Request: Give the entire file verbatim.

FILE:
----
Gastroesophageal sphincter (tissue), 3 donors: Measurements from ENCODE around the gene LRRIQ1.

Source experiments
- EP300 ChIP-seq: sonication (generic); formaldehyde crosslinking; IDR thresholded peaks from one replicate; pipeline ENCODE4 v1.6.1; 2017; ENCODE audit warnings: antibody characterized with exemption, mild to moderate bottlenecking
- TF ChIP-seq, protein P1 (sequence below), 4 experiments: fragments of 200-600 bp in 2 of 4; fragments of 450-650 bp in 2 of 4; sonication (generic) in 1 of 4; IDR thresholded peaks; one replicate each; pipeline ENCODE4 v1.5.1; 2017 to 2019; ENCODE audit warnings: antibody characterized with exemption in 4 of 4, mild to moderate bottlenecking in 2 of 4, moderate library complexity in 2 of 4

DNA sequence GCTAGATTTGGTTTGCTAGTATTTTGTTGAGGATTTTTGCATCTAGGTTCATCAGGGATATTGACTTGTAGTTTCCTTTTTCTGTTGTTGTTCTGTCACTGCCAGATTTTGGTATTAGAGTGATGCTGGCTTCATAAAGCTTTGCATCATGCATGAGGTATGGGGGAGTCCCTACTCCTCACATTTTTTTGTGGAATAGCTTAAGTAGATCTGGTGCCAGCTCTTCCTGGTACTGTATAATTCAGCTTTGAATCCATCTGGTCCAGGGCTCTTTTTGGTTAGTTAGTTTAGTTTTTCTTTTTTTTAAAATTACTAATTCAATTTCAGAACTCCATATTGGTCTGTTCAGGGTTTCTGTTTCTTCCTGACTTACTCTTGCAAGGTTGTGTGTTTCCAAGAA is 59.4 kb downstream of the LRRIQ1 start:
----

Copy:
Gastroesophageal sphincter (tissue), 3 donors: Measurements from ENCODE around the gene LRRIQ1.

Source experiments
- EP300 ChIP-seq: sonication (generic); formaldehyde crosslinking; IDR thresholded peaks from one replicate; pipeline ENCODE4 v1.6.1; 2017; ENCODE audit warnings: antibody characterized with exemption, mild to moderate bottlenecking
- TF ChIP-seq, protein P1 (sequence below), 4 experiments: fragments of 200-600 bp in 2 of 4; fragments of 450-650 bp in 2 of 4; sonication (generic) in 1 of 4; IDR thresholded peaks; one replicate each; pipeline ENCODE4 v1.5.1; 2017 to 2019; ENCODE audit warnings: antibody characterized with exemption in 4 of 4, mild to moderate bottlenecking in 2 of 4, moderate library complexity in 2 of 4

DNA sequence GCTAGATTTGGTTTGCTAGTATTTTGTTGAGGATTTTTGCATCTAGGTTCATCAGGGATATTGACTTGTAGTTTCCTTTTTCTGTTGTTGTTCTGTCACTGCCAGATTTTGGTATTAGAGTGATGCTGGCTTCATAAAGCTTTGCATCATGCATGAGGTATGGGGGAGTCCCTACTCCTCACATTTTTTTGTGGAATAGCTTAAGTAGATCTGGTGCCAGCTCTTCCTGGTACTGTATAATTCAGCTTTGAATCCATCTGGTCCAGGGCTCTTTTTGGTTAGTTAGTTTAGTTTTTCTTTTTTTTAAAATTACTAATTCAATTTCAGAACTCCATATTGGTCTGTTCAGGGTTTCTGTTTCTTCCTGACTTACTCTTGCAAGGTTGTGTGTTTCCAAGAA is 59.4 kb downstream of the LRRIQ1 start: